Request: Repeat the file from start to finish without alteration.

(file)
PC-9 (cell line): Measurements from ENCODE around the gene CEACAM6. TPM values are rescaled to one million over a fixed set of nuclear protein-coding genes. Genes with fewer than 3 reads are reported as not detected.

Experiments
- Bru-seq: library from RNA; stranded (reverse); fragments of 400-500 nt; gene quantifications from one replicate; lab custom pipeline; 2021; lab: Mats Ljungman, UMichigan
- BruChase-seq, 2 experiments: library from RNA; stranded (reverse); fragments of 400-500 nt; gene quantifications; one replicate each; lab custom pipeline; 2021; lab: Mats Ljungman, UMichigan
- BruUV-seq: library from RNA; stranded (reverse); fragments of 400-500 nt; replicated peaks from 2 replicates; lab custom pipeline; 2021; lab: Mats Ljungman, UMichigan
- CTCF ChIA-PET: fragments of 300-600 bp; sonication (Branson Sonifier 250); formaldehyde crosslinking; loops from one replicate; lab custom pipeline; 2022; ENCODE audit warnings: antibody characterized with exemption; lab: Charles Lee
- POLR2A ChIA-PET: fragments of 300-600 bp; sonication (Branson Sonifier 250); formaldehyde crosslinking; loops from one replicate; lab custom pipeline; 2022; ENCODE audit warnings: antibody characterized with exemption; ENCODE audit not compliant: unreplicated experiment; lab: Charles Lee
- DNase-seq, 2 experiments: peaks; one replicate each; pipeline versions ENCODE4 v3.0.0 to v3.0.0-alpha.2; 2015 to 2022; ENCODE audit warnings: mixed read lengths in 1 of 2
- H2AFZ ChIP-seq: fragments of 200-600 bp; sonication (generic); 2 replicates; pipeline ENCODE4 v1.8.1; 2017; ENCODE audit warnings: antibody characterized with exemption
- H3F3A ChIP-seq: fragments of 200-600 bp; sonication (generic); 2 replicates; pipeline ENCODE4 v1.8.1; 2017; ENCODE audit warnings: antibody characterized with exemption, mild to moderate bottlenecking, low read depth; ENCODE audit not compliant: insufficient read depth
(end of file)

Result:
PC-9 (cell line): Measurements from ENCODE around the gene CEACAM6. TPM values are rescaled to one million over a fixed set of nuclear protein-coding genes. Genes with fewer than 3 reads are reported as not detected.

Experiments
- Bru-seq: library from RNA; stranded (reverse); fragments of 400-500 nt; gene quantifications from one replicate; lab custom pipeline; 2021; lab: Mats Ljungman, UMichigan
- BruChase-seq, 2 experiments: library from RNA; stranded (reverse); fragments of 400-500 nt; gene quantifications; one replicate each; lab custom pipeline; 2021; lab: Mats Ljungman, UMichigan
- BruUV-seq: library from RNA; stranded (reverse); fragments of 400-500 nt; replicated peaks from 2 replicates; lab custom pipeline; 2021; lab: Mats Ljungman, UMichigan
- CTCF ChIA-PET: fragments of 300-600 bp; sonication (Branson Sonifier 250); formaldehyde crosslinking; loops from one replicate; lab custom pipeline; 2022; ENCODE audit warnings: antibody characterized with exemption; lab: Charles Lee
- POLR2A ChIA-PET: fragments of 300-600 bp; sonication (Branson Sonifier 250); formaldehyde crosslinking; loops from one replicate; lab custom pipeline; 2022; ENCODE audit warnings: antibody characterized with exemption; ENCODE audit not compliant: unreplicated experiment; lab: Charles Lee
- DNase-seq, 2 experiments: peaks; one replicate each; pipeline versions ENCODE4 v3.0.0 to v3.0.0-alpha.2; 2015 to 2022; ENCODE audit warnings: mixed read lengths in 1 of 2
- H2AFZ ChIP-seq: fragments of 200-600 bp; sonication (generic); 2 replicates; pipeline ENCODE4 v1.8.1; 2017; ENCODE audit warnings: antibody characterized with exemption
- H3F3A ChIP-seq: fragments of 200-600 bp; sonication (generic); 2 replicates; pipeline ENCODE4 v1.8.1; 2017; ENCODE audit warnings: antibody characterized with exemption, mild to moderate bottlenecking, low read depth; ENCODE audit not compliant: insufficient read depth